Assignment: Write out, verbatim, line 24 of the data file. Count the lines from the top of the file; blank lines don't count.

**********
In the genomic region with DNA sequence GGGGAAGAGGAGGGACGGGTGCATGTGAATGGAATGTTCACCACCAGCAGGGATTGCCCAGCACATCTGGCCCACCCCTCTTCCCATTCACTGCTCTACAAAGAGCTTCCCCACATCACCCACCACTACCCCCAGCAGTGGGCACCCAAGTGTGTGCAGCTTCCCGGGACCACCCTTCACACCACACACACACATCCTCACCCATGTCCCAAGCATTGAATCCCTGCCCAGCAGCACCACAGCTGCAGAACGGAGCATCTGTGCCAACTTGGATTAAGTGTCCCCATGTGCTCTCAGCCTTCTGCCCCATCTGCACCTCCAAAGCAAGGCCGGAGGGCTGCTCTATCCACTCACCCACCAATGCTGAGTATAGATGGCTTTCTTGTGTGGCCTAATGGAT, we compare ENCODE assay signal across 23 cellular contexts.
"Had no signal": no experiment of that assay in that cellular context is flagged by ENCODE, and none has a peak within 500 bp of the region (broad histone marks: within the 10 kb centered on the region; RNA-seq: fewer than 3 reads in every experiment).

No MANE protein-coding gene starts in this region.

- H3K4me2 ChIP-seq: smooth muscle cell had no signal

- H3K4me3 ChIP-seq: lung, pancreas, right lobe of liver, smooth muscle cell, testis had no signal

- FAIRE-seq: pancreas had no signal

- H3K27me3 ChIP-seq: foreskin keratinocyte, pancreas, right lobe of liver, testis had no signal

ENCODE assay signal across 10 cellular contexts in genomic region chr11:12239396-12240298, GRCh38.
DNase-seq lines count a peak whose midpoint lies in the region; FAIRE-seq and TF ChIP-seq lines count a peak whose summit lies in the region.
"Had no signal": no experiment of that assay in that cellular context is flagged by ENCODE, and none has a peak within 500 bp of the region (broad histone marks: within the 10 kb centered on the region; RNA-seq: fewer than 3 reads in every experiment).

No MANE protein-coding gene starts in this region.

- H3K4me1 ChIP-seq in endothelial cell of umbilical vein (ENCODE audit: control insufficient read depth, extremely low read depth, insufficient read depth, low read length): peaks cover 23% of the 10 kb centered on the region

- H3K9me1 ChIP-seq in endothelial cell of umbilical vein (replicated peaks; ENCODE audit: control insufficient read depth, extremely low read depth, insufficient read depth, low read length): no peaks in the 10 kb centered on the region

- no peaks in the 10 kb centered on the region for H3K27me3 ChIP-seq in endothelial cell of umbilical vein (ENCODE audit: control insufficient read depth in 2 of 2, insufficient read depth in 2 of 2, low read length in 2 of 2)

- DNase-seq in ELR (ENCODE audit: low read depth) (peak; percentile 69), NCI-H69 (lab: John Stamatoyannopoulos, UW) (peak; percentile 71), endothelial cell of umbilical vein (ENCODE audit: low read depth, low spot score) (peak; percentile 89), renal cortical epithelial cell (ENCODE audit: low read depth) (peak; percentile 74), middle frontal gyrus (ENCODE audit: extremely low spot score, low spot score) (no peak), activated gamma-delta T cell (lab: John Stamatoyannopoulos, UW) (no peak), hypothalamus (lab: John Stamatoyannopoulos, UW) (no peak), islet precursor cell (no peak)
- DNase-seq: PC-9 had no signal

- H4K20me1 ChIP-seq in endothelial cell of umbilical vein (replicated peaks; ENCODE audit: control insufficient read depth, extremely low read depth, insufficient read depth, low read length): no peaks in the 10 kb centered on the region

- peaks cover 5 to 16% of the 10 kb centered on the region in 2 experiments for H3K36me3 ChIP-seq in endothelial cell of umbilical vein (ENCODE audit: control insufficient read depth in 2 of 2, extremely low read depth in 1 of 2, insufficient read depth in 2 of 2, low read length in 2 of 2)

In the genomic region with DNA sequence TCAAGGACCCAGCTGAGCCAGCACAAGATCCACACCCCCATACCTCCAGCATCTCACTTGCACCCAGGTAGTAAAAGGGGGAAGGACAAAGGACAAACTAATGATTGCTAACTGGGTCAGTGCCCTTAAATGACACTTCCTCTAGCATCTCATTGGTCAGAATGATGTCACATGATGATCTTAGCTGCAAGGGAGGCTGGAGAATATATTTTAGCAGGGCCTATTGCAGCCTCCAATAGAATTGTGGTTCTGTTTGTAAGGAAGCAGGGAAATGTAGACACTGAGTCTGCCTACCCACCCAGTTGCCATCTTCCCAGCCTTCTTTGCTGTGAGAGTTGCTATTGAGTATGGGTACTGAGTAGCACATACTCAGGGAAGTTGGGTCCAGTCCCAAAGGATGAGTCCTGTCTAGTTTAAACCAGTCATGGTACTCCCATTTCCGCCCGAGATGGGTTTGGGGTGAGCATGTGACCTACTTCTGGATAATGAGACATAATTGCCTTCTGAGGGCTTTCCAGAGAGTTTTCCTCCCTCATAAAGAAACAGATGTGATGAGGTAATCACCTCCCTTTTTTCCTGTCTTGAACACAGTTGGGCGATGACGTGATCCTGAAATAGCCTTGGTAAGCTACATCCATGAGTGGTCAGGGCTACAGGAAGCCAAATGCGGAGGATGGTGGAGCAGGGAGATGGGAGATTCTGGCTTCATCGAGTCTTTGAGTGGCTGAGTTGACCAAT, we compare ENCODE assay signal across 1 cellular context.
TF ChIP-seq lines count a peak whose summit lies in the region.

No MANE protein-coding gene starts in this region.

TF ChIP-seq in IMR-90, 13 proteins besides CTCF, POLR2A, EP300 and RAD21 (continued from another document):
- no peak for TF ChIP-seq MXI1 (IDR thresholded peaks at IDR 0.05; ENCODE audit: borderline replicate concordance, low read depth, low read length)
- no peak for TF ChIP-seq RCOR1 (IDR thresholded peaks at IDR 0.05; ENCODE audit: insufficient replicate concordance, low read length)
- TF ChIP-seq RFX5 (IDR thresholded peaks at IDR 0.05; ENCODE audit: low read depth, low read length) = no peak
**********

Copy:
- no peak for TF ChIP-seq RCOR1 (IDR thresholded peaks at IDR 0.05; ENCODE audit: insufficient replicate concordance, low read length)